We need to choose to reduce the many noises and distractions in our lives so that we can hear God speak. This ought to be done by all of us on a daily basis. Think of the ways that you can bring about silence in your day. Not merely a silence of sound, but a silence of the mind with the purpose of paying attention to God. What adds to the “noise” in our minds and our hearts? Is it the amount of music that I consume? Is it my continual reading of the news? Is it my attention I give to social media? Is it the idol chatter I enter into? Is it my continual consumption with sports? Is it even the novels that I read? What adds to the “noise” in my mind that causes me to fail to see God’s love for me.
Silent retreats appear intimidating, but they are in fact a gift from God. I encourage all of you to attend a silent retreat at some point in your life so that you can receive His love for you. But let us not wait for a retreat opportunity, but let us choose to make periods of silence every day of our lives so that we can hear and connect with the God who loves us.
When I was attending NDSU, I became involved at the Newman Center near campus. A Newman Center is a Catholic parish that is specifies its ministries around college-age students. It was at the Newman Center where my faith came alive and I truly built a living relationship with Jesus Christ. One of the ways that my faith grew was through adoration of the Eucharist.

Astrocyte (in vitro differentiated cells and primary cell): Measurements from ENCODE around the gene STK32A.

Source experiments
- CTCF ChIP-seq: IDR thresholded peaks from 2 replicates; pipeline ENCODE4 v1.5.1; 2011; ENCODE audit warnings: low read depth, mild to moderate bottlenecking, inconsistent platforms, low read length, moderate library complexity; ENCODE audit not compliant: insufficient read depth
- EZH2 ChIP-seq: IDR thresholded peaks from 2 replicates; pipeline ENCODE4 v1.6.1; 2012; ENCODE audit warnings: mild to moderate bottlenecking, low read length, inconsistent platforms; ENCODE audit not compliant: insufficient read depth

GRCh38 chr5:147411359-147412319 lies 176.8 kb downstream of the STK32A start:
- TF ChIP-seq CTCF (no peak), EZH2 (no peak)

I recall one evening at about 9:30pm, I went over to St. Paul’s Newman Center to pray the rosary. Normally, the Newman Center would have been dimly lit. However, this time, the entire church was illuminated. As I walked in, my nose immediately caught the smell of incense. And there, on the altar, was a large round vessel made of brass and in the center was one of the larger hosts used at mass. Immediately, my engineering brain began the logical sequence: Catholics believe that the host at mass becomes truly Jesus Christ. Jesus Christ is God. Catholics worship God. We should logically have time to worship the Eucharist!
I climbed into the first pew available and spent the next hour in front of the Eucharist realizing that it is a beautiful thing to spend time with Jesus in the Eucharist. Jesus gave himself in the Eucharist to fulfill his promise from the very last sentence of the Gospel of Matthew: “And behold, I am with you always, until the end of the age.” (Matt 28:20) So it makes sense that not only would we keep the Eucharist in the tabernacle, but that Catholics throughout the world would have times to bring out the Eucharist to adore our Lord and Savior.